1.    Don’t leave a voicemail –  The first call you leave, don’t leave a voicemail. Many of them will call back out of curiosity. 

2.    Leave a voicemail –  The structure is to tell them about the benefit of your team and a specific time to call you back. Create different voicemails about this, and you can increase the chance of them calling back.

Personalized, One-on-One Video

Another strategy you can’t miss is the use of videos. You can insert it into the emails as a visual version of the voicemail. One tip is to call each lead by their name, which calls on their emotions and makes them feel closer.

According to Anna Krueger in her real estate class BOLD, “Logic makes people think, emotion makes people act.” This shows that if you know the seller’s emotional reason for moving, you can make them act way more than simply telling them the logical stuff.

Conclusion

There are many other strategies you can utilize to turn your real estate leads into an appointment. However, really the most critical key is to hold onto their motivation. When you know what made the seller want to move, then you’ll know the right words to convince them.

If you want to turn your leads into appointments, it’s crucial to have the right platform to track them all. Such software is vital in scoring leads, nurturing leads, optimizing conversion rate, engaging customers, and more. One of the best ones on the market today is Real Geeks, which is an all-in-one real estate solution.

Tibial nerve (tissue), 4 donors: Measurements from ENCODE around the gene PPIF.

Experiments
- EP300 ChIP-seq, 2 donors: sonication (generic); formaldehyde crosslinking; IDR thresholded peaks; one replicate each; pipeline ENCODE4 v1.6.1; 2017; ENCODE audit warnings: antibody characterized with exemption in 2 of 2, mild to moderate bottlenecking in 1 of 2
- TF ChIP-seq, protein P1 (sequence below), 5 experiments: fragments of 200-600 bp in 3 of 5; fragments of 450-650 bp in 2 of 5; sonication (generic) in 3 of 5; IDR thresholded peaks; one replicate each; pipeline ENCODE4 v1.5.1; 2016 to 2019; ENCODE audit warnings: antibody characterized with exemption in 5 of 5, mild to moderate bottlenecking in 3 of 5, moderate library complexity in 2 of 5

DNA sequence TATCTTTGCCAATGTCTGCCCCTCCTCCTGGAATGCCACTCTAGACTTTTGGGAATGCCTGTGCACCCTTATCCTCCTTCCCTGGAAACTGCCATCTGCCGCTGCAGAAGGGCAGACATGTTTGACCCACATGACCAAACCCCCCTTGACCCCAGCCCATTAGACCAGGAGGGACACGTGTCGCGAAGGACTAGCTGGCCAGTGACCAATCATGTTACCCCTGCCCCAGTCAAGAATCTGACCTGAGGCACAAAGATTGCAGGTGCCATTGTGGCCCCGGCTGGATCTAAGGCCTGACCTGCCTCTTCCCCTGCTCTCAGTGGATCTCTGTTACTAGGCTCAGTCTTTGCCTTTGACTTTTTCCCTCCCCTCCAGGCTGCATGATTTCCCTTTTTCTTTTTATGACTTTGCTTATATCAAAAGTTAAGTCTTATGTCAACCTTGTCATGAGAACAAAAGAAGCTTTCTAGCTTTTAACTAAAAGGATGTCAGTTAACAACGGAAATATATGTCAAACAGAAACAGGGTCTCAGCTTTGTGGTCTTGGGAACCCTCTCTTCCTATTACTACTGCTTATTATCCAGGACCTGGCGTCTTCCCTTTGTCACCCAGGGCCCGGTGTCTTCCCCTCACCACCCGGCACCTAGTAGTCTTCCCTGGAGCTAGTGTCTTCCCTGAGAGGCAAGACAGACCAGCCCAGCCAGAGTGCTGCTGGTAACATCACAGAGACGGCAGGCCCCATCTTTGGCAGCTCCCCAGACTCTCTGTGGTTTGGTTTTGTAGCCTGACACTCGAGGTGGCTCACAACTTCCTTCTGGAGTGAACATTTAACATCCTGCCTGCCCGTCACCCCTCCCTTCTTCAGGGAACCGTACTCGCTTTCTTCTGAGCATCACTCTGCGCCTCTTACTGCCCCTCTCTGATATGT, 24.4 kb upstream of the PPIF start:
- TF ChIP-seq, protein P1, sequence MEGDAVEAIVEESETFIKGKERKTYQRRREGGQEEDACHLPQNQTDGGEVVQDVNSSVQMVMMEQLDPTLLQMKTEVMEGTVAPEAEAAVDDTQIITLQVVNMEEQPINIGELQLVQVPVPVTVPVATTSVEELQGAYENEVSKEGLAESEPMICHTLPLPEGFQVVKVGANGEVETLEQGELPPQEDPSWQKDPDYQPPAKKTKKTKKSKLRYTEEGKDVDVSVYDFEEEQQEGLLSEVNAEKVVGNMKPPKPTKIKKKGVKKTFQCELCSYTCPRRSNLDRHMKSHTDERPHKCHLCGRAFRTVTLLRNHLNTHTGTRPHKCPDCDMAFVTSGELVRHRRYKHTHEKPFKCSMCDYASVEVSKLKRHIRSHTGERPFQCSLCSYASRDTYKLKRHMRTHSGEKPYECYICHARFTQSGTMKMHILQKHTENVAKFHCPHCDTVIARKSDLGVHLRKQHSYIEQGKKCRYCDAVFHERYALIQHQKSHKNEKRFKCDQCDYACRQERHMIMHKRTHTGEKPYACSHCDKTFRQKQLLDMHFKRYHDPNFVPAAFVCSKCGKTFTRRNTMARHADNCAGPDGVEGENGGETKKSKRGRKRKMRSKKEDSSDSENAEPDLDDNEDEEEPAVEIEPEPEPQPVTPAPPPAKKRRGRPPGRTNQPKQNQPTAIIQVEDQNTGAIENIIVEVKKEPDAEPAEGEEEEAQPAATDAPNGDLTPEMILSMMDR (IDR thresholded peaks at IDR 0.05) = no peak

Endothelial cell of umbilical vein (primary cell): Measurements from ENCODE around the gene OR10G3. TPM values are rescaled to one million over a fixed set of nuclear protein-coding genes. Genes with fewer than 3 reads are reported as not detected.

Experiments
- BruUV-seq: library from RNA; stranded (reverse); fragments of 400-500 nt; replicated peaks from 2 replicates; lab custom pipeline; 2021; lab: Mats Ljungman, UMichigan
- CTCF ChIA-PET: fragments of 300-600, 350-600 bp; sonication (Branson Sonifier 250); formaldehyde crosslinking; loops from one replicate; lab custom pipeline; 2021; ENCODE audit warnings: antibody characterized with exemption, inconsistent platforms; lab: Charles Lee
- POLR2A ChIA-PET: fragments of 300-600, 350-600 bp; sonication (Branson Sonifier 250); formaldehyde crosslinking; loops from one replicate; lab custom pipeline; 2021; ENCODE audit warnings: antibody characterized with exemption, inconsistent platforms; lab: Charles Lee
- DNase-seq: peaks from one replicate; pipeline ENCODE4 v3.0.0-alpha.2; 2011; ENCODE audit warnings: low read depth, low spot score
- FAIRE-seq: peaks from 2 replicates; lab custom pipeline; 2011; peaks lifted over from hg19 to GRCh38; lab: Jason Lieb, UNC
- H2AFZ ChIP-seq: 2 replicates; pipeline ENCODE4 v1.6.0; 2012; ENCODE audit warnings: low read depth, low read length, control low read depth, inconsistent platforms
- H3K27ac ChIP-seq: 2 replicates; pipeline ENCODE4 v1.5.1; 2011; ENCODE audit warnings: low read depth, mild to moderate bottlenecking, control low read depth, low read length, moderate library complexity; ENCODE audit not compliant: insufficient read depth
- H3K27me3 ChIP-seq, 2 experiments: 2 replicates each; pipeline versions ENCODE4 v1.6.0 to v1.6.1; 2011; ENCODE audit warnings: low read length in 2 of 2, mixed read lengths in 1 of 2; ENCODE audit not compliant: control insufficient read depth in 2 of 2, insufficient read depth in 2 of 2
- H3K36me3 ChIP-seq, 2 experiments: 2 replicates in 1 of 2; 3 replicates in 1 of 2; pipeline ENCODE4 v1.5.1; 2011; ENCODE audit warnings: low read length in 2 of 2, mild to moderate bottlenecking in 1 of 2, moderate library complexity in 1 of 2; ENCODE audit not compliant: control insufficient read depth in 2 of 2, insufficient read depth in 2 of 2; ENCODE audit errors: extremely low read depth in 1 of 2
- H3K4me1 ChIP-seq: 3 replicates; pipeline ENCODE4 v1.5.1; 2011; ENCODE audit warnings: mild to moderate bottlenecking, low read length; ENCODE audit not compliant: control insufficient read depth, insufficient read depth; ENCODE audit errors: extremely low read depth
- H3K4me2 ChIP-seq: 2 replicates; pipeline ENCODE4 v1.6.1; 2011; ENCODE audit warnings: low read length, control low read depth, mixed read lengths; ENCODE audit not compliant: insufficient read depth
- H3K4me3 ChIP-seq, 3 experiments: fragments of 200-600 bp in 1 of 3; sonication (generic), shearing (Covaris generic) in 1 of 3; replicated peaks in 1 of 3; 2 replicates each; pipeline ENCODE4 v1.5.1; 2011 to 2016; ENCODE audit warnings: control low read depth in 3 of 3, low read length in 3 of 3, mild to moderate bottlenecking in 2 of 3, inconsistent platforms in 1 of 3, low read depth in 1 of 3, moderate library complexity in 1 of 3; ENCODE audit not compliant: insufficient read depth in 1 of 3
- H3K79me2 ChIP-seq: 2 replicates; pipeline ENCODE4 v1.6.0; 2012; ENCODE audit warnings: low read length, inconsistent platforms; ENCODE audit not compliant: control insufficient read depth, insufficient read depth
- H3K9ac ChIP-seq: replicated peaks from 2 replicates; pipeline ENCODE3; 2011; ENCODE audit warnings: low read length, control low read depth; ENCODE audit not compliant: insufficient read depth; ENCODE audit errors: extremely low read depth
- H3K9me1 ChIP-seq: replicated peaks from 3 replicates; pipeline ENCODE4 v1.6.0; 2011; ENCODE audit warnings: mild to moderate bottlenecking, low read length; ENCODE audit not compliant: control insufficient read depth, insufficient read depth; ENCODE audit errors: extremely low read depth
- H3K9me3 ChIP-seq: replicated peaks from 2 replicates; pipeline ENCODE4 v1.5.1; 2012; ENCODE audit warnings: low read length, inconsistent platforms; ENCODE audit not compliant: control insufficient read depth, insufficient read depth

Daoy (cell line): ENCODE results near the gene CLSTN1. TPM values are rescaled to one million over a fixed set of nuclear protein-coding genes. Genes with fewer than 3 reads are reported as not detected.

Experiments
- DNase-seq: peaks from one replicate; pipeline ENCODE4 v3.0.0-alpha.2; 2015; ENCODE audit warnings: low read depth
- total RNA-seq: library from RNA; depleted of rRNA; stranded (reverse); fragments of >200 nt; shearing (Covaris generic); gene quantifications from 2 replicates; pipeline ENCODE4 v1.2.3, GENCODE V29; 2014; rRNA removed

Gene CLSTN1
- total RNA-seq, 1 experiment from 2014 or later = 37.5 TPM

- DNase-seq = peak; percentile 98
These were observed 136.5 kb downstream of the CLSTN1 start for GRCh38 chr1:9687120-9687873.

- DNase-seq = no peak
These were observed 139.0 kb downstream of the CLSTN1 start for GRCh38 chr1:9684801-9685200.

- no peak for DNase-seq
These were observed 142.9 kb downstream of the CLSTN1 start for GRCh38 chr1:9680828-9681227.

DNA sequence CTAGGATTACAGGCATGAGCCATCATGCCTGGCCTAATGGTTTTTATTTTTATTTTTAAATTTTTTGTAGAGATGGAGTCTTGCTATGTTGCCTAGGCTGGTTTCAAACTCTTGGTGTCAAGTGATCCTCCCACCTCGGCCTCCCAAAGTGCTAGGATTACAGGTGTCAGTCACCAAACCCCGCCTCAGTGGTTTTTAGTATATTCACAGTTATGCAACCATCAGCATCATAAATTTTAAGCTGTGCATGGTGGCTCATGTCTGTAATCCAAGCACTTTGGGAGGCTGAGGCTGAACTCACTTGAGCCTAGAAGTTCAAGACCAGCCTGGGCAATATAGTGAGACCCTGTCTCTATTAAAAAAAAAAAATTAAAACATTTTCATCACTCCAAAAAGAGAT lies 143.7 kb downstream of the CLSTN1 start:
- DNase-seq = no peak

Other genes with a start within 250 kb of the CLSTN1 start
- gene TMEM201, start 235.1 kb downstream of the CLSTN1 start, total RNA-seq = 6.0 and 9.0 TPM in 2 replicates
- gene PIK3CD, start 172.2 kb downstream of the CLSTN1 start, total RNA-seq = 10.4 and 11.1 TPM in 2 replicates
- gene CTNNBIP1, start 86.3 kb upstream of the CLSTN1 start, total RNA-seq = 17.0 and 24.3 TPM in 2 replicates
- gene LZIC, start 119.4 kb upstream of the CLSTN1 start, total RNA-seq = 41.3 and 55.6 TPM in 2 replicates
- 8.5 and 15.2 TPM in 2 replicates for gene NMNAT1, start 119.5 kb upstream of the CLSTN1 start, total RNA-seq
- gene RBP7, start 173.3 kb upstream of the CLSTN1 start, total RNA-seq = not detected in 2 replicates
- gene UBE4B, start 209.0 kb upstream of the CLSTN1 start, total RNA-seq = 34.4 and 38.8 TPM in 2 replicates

Here is a full transcript of our conversation: 

Frank Klesitz:

Hi, everyone. Thanks for coming here. My name's Frank Klesitz. I'm the host of Keeping It Real, where you're going to hear from Anna Krueger today, who worked on a top performing real estate team for years doing internet lead conversion of calling the people that saved their searches on your website or registered to find out what their home is worth most likely. When people put that information into a web form you get this lead, internet lead, and maybe other leads too like from Realtor.com or Zillow, and whether they were generated from Facebook or pay-per-click on Google or Bing, the point is that someone online, some stranger, has put their name into a form.